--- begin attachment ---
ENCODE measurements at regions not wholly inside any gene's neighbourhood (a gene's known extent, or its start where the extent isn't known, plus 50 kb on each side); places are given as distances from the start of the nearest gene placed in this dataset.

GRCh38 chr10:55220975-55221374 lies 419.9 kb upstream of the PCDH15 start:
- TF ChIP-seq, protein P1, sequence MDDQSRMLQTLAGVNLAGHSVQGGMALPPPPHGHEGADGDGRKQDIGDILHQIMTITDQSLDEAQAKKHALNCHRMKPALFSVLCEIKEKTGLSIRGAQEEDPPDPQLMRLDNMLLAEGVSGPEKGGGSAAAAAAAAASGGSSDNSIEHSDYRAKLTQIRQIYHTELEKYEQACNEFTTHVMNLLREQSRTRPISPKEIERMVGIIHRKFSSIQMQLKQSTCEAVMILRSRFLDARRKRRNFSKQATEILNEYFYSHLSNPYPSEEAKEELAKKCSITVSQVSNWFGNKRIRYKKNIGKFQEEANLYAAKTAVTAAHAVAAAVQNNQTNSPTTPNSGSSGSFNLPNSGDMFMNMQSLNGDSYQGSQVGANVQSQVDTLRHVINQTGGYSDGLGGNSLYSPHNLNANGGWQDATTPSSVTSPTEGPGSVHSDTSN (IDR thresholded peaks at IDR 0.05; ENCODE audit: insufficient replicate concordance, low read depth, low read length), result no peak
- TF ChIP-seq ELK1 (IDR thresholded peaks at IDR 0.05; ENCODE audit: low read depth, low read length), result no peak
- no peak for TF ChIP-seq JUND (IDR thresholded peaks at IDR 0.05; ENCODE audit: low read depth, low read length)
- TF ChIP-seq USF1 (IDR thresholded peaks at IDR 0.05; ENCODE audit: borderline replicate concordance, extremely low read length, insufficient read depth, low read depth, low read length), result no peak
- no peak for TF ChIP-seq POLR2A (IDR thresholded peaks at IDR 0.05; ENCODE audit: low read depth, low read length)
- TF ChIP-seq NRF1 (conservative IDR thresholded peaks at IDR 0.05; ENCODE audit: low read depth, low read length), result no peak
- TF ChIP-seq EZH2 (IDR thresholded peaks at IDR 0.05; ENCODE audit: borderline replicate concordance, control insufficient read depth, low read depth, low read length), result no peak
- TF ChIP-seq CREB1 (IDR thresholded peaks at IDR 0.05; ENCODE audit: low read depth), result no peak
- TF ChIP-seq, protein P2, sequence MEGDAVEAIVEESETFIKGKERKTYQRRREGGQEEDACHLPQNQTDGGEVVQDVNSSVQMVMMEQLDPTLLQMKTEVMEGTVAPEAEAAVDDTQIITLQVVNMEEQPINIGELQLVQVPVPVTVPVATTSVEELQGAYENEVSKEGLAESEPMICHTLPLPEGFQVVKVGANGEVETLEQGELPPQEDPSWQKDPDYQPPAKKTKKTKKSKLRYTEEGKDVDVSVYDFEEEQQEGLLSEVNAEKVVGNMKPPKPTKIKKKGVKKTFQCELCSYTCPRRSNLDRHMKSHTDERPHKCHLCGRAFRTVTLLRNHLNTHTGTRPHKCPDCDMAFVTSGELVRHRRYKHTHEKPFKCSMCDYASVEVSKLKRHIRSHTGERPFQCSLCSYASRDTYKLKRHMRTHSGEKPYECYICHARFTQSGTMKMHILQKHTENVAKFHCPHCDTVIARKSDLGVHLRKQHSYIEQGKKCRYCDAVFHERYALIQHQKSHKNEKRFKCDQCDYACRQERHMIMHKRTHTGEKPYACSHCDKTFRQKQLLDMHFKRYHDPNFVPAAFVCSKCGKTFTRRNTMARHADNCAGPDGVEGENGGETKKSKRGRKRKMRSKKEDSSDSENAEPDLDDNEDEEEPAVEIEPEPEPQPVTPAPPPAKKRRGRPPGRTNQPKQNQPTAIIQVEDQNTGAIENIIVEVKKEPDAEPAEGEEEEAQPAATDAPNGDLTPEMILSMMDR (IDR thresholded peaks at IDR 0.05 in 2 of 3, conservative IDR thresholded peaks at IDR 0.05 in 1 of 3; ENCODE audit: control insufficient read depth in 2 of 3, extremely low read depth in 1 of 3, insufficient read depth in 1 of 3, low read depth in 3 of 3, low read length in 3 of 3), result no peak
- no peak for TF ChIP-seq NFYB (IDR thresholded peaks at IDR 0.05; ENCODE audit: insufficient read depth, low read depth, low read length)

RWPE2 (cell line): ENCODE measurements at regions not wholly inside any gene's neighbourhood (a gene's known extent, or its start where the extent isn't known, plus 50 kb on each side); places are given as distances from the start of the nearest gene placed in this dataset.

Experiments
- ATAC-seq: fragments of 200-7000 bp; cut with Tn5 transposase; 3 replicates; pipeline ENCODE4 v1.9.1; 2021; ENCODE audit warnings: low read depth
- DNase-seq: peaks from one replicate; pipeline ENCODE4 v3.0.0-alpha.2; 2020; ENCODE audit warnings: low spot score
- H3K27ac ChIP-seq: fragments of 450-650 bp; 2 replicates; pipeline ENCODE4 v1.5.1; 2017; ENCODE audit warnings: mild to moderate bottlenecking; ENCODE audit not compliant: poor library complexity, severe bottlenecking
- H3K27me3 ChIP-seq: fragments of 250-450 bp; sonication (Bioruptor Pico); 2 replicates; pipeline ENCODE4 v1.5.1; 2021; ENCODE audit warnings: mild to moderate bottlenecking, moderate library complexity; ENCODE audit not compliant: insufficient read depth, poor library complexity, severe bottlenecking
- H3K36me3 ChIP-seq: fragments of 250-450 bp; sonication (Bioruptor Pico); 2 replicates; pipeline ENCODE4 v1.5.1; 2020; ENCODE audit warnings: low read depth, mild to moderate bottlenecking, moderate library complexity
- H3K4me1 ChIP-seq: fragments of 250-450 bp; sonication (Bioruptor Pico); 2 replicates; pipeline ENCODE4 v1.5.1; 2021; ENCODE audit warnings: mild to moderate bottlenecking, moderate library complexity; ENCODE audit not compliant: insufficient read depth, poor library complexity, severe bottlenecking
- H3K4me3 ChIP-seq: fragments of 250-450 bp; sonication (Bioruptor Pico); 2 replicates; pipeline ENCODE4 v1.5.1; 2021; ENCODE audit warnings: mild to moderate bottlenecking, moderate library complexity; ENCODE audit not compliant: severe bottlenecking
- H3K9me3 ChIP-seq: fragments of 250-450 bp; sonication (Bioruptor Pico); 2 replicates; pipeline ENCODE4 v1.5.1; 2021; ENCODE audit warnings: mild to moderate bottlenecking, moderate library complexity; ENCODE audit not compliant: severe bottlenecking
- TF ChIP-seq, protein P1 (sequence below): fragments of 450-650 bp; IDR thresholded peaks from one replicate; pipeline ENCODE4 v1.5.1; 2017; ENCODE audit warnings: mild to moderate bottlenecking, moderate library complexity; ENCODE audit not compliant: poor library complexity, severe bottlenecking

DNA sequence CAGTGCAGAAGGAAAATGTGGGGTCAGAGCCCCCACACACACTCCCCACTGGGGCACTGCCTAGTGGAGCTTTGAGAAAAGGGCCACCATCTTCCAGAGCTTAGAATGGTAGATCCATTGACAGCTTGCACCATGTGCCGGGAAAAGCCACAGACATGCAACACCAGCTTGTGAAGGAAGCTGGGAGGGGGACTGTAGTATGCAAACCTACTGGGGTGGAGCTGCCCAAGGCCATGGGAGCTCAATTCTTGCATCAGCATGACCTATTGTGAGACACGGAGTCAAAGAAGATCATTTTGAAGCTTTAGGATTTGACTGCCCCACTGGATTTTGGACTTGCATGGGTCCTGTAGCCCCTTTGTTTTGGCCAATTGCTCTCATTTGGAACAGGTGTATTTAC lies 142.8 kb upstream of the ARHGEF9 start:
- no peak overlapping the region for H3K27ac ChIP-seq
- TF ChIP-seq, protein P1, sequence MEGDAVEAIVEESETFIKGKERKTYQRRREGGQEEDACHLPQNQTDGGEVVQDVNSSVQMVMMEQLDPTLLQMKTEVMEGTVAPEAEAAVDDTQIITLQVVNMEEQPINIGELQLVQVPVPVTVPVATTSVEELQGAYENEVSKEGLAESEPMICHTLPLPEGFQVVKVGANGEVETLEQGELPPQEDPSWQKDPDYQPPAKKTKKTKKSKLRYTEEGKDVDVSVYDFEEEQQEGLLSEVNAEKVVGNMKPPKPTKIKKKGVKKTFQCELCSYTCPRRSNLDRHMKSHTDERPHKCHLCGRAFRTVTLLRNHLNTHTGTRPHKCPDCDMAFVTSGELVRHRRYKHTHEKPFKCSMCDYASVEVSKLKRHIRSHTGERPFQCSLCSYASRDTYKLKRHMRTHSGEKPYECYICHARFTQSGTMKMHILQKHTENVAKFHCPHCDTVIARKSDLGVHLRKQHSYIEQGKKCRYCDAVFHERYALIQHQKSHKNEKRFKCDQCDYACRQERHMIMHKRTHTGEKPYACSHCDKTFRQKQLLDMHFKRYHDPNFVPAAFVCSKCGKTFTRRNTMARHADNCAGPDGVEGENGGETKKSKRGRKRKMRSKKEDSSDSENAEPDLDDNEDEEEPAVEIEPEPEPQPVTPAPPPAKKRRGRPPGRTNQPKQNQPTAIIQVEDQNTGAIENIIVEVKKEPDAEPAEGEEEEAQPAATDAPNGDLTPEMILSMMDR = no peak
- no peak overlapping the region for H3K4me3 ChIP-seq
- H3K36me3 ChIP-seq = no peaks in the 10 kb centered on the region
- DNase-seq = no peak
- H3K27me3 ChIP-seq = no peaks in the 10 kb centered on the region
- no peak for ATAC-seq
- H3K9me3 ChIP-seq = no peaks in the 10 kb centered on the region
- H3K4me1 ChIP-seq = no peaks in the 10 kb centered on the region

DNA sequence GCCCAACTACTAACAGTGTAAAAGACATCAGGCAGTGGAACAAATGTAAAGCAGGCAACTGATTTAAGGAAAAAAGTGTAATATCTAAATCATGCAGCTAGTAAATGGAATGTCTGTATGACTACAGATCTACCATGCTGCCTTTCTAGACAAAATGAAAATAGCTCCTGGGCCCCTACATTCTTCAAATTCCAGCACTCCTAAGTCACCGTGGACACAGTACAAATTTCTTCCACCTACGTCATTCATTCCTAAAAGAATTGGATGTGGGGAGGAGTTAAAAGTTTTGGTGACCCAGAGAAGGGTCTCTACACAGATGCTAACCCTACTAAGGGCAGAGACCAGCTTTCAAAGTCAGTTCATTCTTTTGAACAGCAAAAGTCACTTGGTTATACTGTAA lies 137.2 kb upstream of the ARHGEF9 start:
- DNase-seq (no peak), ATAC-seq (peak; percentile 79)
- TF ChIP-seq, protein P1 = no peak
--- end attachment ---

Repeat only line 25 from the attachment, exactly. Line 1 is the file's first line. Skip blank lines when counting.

- no peak overlapping the region for H3K27ac ChIP-seq